Consumers were gaining confidence in investing and becoming savvy savers to strengthen financial security, the report said. Financial Aficionados take control of their money and use services to track their transactions, saying that 51 percent of consumers believed they would be better off financially in the next five years. Meanwhile, 57 percent of consumers accessed a banking service through their smartphone at least weekly in 2021. Companies should provide tools and easy-to-use solutions to make any consumer feel financially empowered, the report noted.

5. The Great Life Refresh

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The pandemic triggered consumers to make The Great Life Refresh, resulting in drastic personal changes and a collective reboot of values, lifestyles and goals.

The report advised that businesses should innovate goods, services and experiences that respond to this once-in-a-generation moment, coupled with marketing that acknowledged and embraces the upheaval. Euromonitor found 44 percent of professionals believed their companies would invest in employee health and welfare in the future.

6. The Metaverse Movement

Consumers are embracing immersive, 3D digital realities, which begin to transform social connections. Global sales of AR/VR headsets grew 56 percent from 2017 to 2021, reaching $2.6 billion (R41bn) last year. The report said brands at the centre of The Metaverse Movement could build equity. These immersive environments could drive e-commerce and virtual product sales as access expands.

7. Pursuit of Preloved

Thrifting was trending, which led to second-hand shopping and peer-to-peer marketplaces flourish as consumers sought individuality, affordable and sustainable items. Euromonitor said businesses needed to do more with less, adding that 67 percent of professionals stated their company engaged in responsible consumption and production (SDG12) in 2021. “Investing in circular economy initiatives, such as recycling, rental or resale programmes, will drive value while positively impacting the environment,” the report noted.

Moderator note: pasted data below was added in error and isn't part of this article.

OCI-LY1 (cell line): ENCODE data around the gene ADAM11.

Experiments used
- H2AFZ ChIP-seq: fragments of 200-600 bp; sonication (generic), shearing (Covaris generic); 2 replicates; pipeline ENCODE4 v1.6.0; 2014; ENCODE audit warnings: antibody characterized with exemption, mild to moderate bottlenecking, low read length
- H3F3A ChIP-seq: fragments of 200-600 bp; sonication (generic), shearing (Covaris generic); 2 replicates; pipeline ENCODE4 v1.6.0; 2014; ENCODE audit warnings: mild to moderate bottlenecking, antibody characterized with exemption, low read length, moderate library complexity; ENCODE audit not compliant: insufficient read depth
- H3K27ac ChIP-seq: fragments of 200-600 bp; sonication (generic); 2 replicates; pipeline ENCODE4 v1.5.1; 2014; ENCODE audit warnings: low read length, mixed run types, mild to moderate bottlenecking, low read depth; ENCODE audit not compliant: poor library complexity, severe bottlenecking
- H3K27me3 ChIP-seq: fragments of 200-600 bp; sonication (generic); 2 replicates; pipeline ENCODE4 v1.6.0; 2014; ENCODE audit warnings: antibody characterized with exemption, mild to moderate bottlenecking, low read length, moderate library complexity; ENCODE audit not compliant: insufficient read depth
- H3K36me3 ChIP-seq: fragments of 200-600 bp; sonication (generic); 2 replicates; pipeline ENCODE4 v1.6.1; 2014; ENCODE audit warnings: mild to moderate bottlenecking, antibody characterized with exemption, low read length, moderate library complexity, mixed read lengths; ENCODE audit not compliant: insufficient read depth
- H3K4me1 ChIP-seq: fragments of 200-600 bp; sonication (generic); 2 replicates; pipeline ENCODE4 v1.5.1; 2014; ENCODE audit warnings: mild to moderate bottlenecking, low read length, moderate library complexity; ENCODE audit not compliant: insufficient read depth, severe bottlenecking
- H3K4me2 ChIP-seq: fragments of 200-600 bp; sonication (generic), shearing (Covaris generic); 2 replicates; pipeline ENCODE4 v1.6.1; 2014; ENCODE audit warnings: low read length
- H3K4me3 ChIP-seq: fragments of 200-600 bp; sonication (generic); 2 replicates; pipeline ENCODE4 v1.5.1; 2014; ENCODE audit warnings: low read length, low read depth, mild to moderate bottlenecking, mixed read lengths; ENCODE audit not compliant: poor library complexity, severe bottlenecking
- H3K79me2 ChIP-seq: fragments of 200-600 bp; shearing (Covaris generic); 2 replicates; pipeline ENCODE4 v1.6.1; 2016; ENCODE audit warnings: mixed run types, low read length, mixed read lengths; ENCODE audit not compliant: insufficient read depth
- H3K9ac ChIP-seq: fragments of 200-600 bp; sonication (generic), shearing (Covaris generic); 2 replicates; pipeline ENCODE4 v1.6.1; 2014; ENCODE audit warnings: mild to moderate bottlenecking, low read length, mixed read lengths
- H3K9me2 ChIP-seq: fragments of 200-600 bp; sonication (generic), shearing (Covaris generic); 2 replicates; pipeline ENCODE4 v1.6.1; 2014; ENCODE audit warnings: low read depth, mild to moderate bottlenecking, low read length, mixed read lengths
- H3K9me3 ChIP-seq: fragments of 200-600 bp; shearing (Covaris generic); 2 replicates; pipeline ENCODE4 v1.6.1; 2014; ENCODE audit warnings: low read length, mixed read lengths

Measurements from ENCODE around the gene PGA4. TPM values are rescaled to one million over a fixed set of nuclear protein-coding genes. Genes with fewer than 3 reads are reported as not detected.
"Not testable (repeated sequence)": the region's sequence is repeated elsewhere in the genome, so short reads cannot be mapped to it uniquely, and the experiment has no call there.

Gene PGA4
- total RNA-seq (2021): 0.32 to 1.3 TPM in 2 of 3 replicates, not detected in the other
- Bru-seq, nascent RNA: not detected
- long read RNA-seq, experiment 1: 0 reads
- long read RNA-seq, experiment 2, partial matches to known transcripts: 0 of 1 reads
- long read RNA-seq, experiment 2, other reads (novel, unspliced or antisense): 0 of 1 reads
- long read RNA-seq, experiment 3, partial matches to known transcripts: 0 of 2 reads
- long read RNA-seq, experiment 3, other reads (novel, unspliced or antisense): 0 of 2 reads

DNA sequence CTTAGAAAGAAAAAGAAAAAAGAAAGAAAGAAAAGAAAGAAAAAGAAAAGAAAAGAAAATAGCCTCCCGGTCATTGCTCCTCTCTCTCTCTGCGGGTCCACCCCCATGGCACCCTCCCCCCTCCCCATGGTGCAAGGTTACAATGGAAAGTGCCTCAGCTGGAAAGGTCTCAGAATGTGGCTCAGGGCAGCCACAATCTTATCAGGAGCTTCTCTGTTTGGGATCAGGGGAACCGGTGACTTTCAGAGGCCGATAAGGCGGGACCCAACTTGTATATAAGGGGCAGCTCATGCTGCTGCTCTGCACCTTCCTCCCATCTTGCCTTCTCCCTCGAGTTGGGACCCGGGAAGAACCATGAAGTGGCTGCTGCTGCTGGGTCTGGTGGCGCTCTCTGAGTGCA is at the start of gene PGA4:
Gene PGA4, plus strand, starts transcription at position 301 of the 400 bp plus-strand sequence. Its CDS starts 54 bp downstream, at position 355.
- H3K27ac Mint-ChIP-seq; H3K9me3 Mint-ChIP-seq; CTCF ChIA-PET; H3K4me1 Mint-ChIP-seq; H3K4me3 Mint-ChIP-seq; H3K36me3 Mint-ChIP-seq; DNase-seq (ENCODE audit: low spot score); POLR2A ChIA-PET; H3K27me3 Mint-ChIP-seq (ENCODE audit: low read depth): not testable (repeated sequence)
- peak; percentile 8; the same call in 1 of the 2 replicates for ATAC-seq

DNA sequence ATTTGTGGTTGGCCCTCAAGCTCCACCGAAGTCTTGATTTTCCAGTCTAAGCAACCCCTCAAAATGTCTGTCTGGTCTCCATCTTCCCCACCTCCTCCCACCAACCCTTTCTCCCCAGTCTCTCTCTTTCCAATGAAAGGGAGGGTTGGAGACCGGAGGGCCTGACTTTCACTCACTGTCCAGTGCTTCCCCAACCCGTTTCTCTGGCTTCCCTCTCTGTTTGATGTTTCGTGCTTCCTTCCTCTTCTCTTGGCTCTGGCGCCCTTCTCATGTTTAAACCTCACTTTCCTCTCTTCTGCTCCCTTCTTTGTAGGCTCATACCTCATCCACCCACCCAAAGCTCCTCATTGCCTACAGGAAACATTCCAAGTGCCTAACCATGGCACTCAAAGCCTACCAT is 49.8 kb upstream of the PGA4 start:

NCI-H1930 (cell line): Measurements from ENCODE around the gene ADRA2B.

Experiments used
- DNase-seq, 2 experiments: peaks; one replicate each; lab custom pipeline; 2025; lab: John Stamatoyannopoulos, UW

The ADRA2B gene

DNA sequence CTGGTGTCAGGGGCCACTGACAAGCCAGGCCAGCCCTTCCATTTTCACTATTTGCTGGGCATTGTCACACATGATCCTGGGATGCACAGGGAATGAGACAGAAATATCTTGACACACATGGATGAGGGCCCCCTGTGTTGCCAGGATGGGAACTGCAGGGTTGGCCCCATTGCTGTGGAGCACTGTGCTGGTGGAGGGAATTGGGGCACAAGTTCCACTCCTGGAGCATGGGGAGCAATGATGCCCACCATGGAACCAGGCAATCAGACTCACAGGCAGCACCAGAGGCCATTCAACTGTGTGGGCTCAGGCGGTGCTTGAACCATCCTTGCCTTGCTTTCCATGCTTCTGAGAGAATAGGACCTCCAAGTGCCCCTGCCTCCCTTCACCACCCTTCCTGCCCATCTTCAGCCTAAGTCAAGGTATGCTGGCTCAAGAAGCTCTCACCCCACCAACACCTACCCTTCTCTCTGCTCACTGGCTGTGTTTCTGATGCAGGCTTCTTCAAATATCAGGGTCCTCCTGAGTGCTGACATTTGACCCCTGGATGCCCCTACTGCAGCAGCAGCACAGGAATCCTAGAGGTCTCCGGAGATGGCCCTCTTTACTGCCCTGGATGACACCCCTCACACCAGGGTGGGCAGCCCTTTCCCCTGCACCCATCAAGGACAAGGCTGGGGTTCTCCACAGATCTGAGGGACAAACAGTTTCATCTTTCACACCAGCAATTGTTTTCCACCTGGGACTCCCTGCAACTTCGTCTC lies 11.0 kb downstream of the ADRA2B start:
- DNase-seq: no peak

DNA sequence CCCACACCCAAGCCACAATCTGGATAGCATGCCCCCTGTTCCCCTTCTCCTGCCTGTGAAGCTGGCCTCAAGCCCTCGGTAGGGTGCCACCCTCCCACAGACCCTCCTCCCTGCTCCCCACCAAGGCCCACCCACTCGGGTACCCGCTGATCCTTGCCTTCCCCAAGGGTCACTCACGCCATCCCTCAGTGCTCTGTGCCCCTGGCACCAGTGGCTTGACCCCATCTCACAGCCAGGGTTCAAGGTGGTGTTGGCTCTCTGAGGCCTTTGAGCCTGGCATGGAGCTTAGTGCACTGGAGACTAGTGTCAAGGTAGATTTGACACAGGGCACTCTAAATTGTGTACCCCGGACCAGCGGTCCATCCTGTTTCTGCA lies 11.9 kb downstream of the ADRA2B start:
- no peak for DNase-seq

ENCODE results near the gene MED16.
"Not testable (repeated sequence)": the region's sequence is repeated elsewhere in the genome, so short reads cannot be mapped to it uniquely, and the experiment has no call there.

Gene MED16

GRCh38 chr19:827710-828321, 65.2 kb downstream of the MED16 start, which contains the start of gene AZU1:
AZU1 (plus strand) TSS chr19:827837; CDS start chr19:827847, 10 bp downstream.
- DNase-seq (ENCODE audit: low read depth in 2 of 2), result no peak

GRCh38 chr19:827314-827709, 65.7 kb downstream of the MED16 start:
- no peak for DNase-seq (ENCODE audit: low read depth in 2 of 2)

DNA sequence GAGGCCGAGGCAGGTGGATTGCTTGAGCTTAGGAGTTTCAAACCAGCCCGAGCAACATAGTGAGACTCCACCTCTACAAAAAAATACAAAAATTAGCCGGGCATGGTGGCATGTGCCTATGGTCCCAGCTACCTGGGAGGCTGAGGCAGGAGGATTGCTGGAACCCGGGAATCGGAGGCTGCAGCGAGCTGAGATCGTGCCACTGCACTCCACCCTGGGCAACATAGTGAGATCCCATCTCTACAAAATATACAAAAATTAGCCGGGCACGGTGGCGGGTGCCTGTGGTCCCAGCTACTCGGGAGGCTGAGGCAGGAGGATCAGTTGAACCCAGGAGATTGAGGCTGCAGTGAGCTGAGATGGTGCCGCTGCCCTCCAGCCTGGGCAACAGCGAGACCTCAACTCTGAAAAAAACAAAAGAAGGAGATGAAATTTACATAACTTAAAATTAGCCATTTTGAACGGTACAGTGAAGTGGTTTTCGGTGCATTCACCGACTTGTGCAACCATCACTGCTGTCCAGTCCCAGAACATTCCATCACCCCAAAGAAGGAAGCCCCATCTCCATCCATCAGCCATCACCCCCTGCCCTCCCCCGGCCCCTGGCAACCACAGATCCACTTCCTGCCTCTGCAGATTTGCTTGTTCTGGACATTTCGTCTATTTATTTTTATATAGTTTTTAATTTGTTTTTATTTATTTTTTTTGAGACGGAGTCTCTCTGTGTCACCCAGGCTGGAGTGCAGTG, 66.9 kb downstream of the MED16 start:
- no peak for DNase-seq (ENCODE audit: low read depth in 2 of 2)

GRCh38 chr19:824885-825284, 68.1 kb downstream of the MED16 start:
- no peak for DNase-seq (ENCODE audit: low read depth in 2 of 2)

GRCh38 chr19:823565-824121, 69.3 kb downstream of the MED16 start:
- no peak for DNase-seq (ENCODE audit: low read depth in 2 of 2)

8. Rural Urbanites

Consumers eye safer, cleaner and greener neighbourhoods. Suburban and rural communities offer more spacious housing and greener scenery, luring consumers out of the metropolitan area as 37 percent of consumers expected to be working from home in the future. The report noted that businesses that strengthened e-commerce distribution, expanded sustainable product lines and catered to rural Urbanites would emerge as winners.

9. Self-Love Seekers

Customers sought acceptance, self-care and inclusion in their lifestyles. Self-love seekers prioritise their happiness, feeling comfortable in their own skin and indulging in goods and services that elevate their sense of self. The report said businesses need to create deep connections with customers. Products that evoke physical, emotional or spiritual well-being would resonate and enhance the lives of these customers. Euromonitor found that 54 percent of professionals believe that more personalised shopper experiences would have a strong impact on retailing over the next five years.

10. The Socialisation paradox

Euromonitor noted that consumers were approaching a return to pre-pandemic life in different ways based on their comfort levels.

“Certain consumers are eager, while others are hesitant, to resume their normal activities, creating the socialisation paradox,” it said, saying companies should provide seamless solutions and multiple options across channels without sacrificing the experience. In 2021, 76 percent of global consumers took health and safety precautions when leaving home.